Thursday, April 27, 2006

Wishlist Loot System

In a post on the WoW Raid and Dungeon forums, Coracus of Infliction (Dragonmaw server) outlines his guild's rather unique loot system:

Wish list system:

Each person gets to put their most wanted 6 items on their wish list. You cannot change the wish list once you have made it. Items on the wish list can only be changed once either A) The item drops and you don't get it, or B) the item drops and you do get it.

The order of roll allowance goes as follows:

1. Wishlist (X class/DPS/Healers) please roll:
2. Need Guild Members please roll:
3. If no one Needs, then Shard

If the person on the wish list decides to pass it, then can give up their roll to another person on the wish list. They cannot just pass it to any person, you can only give up a roll. Meaning it goes to open roll if no one has it on their wish list.

I find this system works very well with a close group of raiders. It's been much more enjoyable than DKP, and we've used it right through Nefarian.

Why I dislike DKP, is it adds to that feeling we constantly have about "Grinding". You have to grind dkp just to bid on items. In our guild, we all know the loot will come as long as everyone shows up on time and raids. The wishlist system lets you concentrate on having a good time and knowing you always have a chance to roll on the items you want,instead of thinking "well every other person has X dkp, so ill never get anything".

I find this is a very interesting endgame loot system. For one thing, I believe it is the first endgame system I've seen which is memory-less. I didn't think that this was possible or even desirable.

Secondly, it forces you to think about loot differently. Narrowing down to six items makes you think ahead, and think in terms of the larger picture. Also, you are no longer competing against everyone who can use an item, but only those who value it enough to be in the wishlist.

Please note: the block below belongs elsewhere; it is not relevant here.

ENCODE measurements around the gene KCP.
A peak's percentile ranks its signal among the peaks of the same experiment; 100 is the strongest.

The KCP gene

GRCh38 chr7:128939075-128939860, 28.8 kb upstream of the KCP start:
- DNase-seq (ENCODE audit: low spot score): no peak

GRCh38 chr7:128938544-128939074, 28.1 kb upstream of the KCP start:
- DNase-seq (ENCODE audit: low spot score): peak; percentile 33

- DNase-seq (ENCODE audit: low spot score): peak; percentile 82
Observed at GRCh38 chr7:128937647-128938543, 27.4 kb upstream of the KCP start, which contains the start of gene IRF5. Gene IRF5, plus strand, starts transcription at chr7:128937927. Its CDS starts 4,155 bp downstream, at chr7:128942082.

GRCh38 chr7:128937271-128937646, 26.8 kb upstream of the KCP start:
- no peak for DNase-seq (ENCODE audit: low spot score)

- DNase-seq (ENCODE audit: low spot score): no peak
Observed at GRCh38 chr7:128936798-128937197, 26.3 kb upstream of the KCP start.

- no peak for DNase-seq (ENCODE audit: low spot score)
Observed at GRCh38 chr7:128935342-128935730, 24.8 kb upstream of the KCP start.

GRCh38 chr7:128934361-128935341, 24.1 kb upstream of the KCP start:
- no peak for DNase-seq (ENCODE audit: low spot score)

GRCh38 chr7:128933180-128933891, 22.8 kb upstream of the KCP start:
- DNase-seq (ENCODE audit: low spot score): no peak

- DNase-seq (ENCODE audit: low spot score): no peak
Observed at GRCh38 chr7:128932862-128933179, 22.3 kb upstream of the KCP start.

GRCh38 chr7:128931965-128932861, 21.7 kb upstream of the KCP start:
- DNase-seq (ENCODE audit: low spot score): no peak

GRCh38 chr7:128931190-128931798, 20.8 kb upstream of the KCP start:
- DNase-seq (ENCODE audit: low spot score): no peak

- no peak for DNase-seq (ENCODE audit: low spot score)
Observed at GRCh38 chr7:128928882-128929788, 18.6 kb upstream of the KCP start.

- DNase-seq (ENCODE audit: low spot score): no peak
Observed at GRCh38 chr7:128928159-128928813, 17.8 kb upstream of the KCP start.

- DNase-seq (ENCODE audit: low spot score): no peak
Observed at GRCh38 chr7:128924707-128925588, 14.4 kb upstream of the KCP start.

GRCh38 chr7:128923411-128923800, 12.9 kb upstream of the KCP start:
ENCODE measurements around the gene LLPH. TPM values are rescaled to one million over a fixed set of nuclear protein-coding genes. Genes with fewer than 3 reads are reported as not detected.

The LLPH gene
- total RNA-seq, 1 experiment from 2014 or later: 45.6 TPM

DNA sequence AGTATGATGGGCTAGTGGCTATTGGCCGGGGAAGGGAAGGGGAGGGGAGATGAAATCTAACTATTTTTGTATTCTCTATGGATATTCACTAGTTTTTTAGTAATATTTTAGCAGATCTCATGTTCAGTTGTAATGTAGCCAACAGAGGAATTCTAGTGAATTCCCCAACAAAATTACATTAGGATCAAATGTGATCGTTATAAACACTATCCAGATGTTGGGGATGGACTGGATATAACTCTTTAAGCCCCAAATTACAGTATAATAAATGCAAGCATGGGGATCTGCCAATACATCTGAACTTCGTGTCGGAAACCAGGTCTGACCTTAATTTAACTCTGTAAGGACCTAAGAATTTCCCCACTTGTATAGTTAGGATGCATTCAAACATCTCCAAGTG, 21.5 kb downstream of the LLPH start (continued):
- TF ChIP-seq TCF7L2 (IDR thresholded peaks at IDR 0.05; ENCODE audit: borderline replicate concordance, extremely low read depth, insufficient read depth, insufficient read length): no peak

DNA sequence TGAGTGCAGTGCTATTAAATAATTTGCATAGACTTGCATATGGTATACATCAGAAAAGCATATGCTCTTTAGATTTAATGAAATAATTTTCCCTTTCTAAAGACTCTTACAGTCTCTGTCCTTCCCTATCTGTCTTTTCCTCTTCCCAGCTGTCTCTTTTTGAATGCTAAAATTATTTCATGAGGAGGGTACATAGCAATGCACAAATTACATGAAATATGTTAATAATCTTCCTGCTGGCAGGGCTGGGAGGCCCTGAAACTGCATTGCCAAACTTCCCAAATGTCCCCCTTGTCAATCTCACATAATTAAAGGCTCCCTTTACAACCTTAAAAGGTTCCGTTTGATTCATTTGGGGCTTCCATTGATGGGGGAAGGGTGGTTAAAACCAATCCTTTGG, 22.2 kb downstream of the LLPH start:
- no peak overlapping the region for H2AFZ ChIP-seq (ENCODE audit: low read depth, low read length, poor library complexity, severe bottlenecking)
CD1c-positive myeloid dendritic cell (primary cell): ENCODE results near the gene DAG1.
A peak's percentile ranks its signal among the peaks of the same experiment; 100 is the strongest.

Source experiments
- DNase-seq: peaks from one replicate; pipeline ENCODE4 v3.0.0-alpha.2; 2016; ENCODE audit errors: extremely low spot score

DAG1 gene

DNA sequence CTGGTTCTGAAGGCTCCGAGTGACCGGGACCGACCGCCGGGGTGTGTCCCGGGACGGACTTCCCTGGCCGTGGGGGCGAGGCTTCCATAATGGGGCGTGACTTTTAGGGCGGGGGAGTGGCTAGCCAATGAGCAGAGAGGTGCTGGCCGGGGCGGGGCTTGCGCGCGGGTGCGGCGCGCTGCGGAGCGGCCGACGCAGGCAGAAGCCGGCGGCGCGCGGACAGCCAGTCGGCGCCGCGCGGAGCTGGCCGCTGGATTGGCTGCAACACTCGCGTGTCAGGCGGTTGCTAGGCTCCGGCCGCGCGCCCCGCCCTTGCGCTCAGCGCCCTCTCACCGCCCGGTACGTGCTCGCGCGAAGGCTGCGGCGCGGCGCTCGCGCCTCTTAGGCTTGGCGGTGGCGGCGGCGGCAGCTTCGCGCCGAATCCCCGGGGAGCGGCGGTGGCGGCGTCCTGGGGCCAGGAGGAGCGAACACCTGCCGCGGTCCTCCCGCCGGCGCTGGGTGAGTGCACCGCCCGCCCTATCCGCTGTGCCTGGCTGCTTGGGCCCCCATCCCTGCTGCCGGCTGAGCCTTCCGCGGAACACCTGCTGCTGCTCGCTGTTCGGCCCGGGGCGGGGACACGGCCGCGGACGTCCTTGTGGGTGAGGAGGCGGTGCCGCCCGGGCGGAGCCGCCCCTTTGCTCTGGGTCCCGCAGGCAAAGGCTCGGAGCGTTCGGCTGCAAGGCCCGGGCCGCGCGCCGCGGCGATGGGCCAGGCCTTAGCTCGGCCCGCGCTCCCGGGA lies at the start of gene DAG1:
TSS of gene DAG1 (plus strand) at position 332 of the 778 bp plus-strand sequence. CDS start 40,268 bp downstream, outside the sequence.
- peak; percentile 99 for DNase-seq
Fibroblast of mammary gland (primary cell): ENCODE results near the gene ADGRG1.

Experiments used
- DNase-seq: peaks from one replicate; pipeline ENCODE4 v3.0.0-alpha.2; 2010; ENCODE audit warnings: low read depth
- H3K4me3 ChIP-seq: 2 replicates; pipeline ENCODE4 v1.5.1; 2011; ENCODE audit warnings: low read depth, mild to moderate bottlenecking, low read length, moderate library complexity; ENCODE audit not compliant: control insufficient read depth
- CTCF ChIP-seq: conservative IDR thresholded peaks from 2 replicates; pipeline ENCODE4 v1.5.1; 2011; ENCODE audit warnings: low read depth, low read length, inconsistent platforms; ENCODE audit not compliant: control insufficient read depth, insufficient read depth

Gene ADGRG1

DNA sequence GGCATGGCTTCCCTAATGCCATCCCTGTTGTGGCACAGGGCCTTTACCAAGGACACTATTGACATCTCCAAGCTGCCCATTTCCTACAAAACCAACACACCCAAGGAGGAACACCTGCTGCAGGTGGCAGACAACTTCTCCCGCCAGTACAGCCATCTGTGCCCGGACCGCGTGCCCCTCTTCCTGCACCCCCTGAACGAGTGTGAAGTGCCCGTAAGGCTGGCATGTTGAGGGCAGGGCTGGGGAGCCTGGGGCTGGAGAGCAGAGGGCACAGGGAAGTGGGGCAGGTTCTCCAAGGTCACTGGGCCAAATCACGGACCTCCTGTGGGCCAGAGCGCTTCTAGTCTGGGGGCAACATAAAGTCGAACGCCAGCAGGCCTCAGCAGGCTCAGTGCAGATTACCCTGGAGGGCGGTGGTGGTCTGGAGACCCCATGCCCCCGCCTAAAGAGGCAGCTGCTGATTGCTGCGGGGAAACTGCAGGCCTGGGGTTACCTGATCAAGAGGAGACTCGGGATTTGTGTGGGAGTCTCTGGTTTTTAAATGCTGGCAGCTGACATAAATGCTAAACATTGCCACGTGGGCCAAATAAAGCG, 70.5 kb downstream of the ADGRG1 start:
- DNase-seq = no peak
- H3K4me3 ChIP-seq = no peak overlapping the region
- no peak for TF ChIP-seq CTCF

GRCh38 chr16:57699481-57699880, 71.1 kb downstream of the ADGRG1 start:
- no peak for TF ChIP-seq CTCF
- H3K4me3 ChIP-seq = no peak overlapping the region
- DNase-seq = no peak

As well, everyone's wishlists are public, which means that you see the larger picture and goals of the entire guild. People's lists being public also allow you to meta-game, and choose items which are in less demand.

The overhead of this system is also extremely low. Tracking DKP for an entire guild can be time-consuming. This system is very easy on the officers. Additionally, wishlists are posted in advance, which allows officers some measure of time to detect and head off problems.

Of course, the system does have its flaws. For one thing, you cannot guarantee winning an item. It is entirely possible that someone will constantly lose rolls on a specific item, which may lead to feelings of unfairness. And it is probable that a raider with less time spent will occasionally beat a raider who raids a lot.

However, I think that overall this system is a very good one. For one thing, I think it promotes a healthier attitude towards loot and progression, and forces players to decide what is really valuable to them. The low overhead is a serious benefit, allowing officers to concentrate on more important things. I commend Infliction on their innovative system.

2 comments:

Tweak said...

I've never been a huge fan of dkp myself, and this system seems to be a neat little variation of an officer loot system, where the officers decide who gets what based on actual need, and benefit to the group. Anyway nice read.

Anonymous said...

Using SuicideKings for 20+ instances, pondering if this wishlist could be something for us in the 10-man ones.